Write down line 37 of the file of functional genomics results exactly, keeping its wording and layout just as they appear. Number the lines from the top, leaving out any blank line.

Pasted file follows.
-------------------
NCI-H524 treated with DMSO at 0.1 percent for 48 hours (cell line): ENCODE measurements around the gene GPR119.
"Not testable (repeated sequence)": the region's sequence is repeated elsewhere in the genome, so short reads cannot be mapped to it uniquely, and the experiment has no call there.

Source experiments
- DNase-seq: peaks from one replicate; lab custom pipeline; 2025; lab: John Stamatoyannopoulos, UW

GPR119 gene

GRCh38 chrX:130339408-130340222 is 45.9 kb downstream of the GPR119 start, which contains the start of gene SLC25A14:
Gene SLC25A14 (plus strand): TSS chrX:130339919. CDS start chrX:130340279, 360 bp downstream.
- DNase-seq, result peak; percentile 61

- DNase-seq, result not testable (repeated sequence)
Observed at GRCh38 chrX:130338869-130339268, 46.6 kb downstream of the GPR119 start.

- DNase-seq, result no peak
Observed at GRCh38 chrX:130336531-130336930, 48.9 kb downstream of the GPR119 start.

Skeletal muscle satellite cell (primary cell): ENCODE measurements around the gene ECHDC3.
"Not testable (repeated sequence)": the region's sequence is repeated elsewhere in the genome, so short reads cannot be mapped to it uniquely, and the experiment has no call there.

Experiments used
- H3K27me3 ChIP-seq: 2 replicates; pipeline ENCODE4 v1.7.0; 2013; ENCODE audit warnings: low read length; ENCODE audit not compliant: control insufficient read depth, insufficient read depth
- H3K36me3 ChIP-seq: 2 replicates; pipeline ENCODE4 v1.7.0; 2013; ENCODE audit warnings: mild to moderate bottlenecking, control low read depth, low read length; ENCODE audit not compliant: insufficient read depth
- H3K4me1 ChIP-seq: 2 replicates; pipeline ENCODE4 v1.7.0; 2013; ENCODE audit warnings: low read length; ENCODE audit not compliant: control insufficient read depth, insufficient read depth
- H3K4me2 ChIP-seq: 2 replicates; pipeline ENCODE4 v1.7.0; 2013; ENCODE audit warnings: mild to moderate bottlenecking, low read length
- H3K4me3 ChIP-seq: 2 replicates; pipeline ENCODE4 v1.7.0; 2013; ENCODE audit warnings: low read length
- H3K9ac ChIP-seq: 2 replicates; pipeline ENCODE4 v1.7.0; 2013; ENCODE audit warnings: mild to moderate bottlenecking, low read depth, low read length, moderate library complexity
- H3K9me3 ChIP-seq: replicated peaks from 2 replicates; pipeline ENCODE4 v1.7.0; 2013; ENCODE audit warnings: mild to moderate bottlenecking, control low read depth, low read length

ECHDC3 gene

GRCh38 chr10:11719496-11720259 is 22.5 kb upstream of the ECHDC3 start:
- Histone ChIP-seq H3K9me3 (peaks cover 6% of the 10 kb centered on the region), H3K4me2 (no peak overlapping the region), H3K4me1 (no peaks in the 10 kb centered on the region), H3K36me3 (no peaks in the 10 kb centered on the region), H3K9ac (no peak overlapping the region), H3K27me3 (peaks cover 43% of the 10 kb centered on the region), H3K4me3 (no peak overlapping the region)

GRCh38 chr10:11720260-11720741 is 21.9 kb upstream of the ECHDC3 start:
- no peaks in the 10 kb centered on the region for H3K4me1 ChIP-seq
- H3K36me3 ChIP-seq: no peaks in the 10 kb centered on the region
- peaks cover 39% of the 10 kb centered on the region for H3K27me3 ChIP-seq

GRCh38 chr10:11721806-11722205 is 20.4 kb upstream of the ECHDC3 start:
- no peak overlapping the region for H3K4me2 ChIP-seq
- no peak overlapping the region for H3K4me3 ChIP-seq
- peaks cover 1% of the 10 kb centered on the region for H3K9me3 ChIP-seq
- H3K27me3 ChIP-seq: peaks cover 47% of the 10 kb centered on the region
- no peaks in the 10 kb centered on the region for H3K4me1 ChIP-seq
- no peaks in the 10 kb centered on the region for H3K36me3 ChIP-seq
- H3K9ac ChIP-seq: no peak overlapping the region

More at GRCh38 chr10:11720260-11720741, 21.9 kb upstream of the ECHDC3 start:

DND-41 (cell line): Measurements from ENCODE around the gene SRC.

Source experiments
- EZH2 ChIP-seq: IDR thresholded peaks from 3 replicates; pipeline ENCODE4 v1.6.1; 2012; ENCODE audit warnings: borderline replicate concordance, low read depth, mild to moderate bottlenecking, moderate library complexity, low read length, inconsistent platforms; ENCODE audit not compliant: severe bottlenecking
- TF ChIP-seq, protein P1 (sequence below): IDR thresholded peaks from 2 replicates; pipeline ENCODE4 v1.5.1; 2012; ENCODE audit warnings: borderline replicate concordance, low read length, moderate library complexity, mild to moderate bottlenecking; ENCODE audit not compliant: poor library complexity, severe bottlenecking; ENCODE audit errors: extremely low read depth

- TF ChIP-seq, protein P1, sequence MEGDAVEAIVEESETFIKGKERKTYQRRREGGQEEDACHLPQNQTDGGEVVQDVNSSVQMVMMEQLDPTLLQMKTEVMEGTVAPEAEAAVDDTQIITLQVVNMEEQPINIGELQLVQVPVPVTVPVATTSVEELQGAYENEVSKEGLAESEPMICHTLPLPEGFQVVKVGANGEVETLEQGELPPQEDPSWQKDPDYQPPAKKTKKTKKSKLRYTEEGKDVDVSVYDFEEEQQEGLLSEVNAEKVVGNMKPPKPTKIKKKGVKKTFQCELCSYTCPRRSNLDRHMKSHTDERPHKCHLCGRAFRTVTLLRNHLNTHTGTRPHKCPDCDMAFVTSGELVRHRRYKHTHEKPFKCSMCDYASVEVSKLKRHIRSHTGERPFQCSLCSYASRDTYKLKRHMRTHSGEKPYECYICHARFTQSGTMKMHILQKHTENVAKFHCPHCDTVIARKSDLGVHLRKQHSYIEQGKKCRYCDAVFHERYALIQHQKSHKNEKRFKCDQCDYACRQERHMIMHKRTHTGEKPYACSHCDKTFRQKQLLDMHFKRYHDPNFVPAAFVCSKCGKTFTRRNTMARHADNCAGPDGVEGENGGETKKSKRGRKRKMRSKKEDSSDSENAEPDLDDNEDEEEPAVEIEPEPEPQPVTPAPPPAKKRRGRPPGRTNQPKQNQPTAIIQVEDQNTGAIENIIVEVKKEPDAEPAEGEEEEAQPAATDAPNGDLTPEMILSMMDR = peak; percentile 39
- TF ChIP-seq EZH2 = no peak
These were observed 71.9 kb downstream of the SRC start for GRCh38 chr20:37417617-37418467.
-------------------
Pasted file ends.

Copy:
- H3K9ac ChIP-seq: no peak overlapping the region